Why is Plant Tissue Culture Beneficial?

One of the biggest problems with conventional propagation from mother plants is the spread of disease. Long-term plants are prone to infection by many common pests and diseases, and moving infected clones from place to place can quickly spread diseases across the country. Tissue culture eliminates the spread of disease.

Since tissue-cultured plants start in a sterile environment and are kept in closed containers, there is almost no chance for the seedlings to have pest, mold or mildew issues. If the plant tissue is contaminated with a fungus, it will quickly show up on the growing medium and the contaminated culture can be easily identified and destroyed.

Therefore, tissue-cultured plants can be safely transferred from state to state or country to country without fear of spreading diseases.

Tissue culture can even be used to rescue mother plants infected by viruses. Viruses normally spread from the older plant tissues upwards to new growth. If a valuable mother plant contracted a virus, it is possible to take a tissue sample from the uninfected new growth at the top of the plant.

The healthy tissue culture can be used to produce a new, virus-free mother plant, or multiplied to produce thousands of clean, virus-free plants ready to be grown in the field.

I once had the privilege of visiting a nursery that provided “certified” virus-free stock to farmers. Plants were started from tissue culture in a sealed, HEPA-filtered clean room, and the floors, walls and ceilings were washed once a week. No visitors were allowed in the tissue culture area, but I was allowed in the greenhouse, after following strict protocols.

In the entry room, I was required to put on sanitized coveralls and rubber boots and step in a tray of sterilizing solution. Next, I entered a spotlessly clean service area where I was required to wash my hands with antibacterial soap. After stepping in sterilizing solution again, I entered a special positive-pressure entrance to the greenhouse. When I opened the door, pressurized air came out of the room instead of outside air being pulled in.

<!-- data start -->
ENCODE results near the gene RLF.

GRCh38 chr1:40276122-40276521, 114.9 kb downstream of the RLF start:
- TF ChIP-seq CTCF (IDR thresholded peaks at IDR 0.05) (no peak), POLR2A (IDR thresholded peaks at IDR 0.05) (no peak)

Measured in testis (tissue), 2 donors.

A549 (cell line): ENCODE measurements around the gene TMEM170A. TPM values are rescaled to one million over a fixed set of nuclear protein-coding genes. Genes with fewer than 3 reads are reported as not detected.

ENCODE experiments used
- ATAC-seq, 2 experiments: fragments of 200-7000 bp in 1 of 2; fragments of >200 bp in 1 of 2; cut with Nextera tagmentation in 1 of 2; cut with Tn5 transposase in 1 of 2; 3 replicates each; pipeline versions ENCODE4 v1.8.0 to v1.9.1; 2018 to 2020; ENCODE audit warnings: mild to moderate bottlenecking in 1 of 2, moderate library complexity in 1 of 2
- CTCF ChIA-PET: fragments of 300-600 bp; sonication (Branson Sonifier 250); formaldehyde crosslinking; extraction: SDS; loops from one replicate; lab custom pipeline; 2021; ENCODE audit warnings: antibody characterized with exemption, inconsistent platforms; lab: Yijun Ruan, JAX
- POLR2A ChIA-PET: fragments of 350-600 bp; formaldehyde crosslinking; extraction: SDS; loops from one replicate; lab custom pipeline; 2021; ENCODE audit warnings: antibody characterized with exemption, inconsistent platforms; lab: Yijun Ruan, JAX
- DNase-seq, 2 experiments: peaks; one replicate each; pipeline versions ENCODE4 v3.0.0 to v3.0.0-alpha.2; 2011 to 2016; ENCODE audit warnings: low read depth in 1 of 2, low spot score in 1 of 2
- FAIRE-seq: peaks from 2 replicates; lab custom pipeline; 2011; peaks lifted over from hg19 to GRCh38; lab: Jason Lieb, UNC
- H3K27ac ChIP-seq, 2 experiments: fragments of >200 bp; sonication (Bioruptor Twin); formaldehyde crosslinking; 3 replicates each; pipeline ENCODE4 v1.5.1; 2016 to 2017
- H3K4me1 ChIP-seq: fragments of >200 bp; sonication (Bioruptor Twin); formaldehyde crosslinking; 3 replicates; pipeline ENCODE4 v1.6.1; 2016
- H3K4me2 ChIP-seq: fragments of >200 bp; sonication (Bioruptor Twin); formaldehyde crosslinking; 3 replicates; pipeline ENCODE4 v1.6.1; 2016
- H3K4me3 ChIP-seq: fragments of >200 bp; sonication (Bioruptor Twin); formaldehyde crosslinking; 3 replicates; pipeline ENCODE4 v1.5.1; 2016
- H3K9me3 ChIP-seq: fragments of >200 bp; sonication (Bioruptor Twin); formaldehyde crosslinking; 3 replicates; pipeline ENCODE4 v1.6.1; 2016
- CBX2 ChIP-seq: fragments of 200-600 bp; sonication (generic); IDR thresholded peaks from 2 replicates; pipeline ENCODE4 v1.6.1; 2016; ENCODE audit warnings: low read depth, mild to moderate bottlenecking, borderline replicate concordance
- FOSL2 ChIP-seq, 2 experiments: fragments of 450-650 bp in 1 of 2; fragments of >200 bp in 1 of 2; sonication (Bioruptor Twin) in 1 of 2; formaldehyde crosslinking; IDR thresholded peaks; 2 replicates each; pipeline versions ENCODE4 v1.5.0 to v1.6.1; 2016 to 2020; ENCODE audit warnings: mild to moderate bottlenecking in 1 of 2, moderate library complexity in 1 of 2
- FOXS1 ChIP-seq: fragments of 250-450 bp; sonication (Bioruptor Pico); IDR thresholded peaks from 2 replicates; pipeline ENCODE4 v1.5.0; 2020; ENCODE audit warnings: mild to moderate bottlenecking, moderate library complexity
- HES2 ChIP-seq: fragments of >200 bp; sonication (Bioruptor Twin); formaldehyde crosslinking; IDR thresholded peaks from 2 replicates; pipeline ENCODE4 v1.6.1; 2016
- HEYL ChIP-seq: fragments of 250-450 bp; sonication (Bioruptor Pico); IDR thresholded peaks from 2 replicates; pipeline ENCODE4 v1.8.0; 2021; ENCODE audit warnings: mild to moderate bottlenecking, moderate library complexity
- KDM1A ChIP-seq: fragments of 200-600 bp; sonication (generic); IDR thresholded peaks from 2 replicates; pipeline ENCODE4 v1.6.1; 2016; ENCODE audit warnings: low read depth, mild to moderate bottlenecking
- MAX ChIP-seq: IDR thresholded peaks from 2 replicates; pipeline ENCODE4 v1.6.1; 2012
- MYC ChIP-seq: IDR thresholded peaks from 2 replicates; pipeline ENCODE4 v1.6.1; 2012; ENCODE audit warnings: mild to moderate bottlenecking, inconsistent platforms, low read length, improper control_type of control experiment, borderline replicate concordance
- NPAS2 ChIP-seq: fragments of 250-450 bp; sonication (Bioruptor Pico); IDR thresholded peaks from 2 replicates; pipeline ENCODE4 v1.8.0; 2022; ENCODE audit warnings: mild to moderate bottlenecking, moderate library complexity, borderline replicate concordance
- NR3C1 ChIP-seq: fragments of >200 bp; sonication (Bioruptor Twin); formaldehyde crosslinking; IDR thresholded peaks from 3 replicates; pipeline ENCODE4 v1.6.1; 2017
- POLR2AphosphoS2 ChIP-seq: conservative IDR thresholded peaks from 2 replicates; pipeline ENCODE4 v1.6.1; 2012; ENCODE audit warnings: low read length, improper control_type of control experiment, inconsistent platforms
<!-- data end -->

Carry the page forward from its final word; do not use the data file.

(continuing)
Finally, I got to step into the greenhouse for a peek. The plants were grown hydroponically with a sophisticated water-cooling and filtration system, and there wasn’t a single bug to be seen. Since insects are vectors for viral contaminants, extreme measures had to be taken to guarantee virus-free plants.

So what were they growing in such a pristine environment? Potatoes! The entire facility was dedicated to growing certified, virus-free seed potatoes for contract farmers in the region.

Aside from providing virus-free plant stock, tissue culture is also important for propagating rare and unusual plants. For example, if a breeder develops an award-winning plant with superior characteristics, tissue culture is a fast way to bring it to market.

Since every plant grown from tissue culture is genetically identical to the mother plant, all of the tissue-cultured plants will display the same superior characteristics, as long as they are given the same nutrients and grown in the same environment.

Tissue culture micro-propagation may open the door for many new opportunities in hydroponics and computer-controlled agriculture, especially in the field of plant biotechnology. New vaccines and anti-cancer drugs are already being produced by special transgenic plants.

If a new medicinal compound can be produced in a single plant, hundreds of thousands of identical plants can be produced in test tubes, then grown out in a controlled environment.

In the future, tissue culture micro-propagation and computer-controlled environments may allow for the efficient downstream processing of many new drugs, nutraceuticals and life-saving vaccines from plants. Science or science fiction? You decide!


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Written by Harley Smith

Profile Picture of Harley Smith
Harley Smith is the director of research for NPK Industries. A veteran in the hydroponics industry, Harley has more than 18 years of consulting and educating experience. He is regarded as an expert on plant nutrition and organic bio-stimulants, performing research and new product development in the US and Europe.